[rust-dev] purely function red-black tree
niko at alum.mit.edu
Thu Dec 20 05:58:12 PST 2012
While Patrick's advice to avoid @ is good in general, in this case I
think it does not apply. Persistent or purely functional data
structures basically must use @ so that they can share pointers into
their internal nodes. I do hope that when Rust's libraries become more
mature we will offer a suite of persistent data structures like this
one. I expect that they will make use of distinct traits (it only makes
sense, since the operations are different: "addKey(K, V) -> M<K, V>"
instead of "put(K, V)", and so forth).
Traditional imperative data structures, though, are best designed to be
freezable, as Patrick said. That provides maximum flexibility to their
users. A freezable data structure (like the aforementioned send_map) is
one that uses only ~ pointers and has no mutability declarations. It
instead relies purely on inherited mutability. At some point we need to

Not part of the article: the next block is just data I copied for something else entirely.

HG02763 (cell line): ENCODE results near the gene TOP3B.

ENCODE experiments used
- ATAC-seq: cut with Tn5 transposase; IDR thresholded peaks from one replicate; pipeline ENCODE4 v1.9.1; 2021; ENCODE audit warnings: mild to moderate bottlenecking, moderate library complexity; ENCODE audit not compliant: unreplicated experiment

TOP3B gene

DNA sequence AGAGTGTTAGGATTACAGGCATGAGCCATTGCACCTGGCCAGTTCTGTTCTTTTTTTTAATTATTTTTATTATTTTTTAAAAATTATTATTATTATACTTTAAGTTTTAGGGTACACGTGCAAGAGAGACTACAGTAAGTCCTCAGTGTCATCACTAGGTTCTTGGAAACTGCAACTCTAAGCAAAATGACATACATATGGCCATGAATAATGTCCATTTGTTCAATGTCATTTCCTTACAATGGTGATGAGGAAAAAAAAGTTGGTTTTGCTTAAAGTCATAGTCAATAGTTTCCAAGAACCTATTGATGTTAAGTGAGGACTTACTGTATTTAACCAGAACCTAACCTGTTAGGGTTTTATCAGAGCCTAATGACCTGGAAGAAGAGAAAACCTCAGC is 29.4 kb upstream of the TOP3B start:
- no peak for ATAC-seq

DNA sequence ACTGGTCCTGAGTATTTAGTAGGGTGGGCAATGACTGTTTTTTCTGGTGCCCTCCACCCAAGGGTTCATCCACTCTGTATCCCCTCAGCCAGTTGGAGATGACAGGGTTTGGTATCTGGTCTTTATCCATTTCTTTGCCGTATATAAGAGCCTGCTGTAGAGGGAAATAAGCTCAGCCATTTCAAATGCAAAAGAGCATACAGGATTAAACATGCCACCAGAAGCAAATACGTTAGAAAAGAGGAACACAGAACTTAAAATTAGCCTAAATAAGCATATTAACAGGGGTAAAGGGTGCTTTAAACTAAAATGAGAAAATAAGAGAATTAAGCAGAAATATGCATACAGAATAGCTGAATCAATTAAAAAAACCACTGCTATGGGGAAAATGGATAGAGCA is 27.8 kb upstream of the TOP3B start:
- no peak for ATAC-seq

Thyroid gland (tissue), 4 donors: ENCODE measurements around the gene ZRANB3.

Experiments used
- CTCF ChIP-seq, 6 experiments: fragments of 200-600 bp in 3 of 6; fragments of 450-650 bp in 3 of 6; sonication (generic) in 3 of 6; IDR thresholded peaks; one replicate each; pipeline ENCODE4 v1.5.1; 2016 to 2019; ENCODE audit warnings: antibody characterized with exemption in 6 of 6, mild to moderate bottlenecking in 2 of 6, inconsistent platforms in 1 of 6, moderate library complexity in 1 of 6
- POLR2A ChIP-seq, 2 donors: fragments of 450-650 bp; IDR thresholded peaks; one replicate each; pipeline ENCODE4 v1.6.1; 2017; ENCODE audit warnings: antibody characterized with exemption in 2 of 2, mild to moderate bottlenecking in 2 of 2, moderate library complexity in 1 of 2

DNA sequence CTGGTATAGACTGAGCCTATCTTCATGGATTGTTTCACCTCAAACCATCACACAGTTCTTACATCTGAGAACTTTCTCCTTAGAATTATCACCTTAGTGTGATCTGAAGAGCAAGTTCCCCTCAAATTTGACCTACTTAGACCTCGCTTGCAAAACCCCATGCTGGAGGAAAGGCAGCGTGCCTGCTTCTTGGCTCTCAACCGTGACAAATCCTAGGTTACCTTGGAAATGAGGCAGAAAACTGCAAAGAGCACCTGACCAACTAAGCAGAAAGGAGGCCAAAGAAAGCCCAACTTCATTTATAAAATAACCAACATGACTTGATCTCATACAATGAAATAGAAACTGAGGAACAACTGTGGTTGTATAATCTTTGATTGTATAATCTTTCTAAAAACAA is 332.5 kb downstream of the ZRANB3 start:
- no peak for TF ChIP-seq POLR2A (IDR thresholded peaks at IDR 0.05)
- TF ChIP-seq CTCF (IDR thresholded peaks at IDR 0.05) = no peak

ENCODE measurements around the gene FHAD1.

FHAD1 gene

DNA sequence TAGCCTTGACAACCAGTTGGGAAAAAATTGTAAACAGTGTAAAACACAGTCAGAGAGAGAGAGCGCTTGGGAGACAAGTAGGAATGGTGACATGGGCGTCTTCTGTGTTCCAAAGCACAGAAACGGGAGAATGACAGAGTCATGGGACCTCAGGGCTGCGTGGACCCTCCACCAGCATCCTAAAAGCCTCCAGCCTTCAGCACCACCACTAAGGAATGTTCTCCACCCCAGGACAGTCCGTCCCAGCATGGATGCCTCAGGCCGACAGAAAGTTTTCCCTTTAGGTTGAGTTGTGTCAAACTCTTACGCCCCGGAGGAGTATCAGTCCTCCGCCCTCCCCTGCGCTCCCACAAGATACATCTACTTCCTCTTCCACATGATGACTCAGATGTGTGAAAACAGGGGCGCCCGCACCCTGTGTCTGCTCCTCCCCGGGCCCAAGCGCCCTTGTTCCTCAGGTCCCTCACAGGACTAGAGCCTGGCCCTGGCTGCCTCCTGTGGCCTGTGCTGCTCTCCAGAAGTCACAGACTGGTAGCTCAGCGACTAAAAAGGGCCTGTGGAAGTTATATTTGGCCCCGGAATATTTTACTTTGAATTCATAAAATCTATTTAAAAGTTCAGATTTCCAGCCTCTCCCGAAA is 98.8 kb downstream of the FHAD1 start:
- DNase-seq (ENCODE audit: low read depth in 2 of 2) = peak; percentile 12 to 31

write a tutorial on freezability, I've got one 25% finished but haven't
had time to revisit it. For now I think the best introduction is still
this old blog post:
Steve Jenson wrote:
> On Sat, Dec 15, 2012 at 7:15 PM, Patrick Walton <pwalton at mozilla.com
> <mailto:pwalton at mozilla.com>> wrote:
> On 12/15/12 4:38 PM, Steve Jenson wrote:
> I could use advice here. Is it possible for me to write a
> single trait
> that can be used by both users that want to use managed boxes
> and people
> who wish otherwise? IOW, what is the best way to abstract away
> the @sign
> in this trait?
> It depends on how you implement the red-black tree. With your
> current implementation, I think you're probably going to have to
> expose the GC to the user, because that implementation of
> red-black trees doesn't do manual memory management. There's no
> real way to abstract over methods of automatic storage reclamation
> in general (and adding such a mechanism would be pretty complex).
> If you're OK with having get() copy out the value instead of
> returning a reference to it, then you could avoid exposing the GC
> to the user, at the cost of copying every value you put in (which
> is not as bad as it sounds, since the cost of a copy of an @ box
> is practically zero). However, if you modify the algorithm to use
> unique pointers throughout, then your methods like get() can
> probably return a borrowed pointer instead.
> I'll tackle this within the next few days, once I understand send_map
> better. Thanks!
> Rust-dev mailing list
> Rust-dev at mozilla.org
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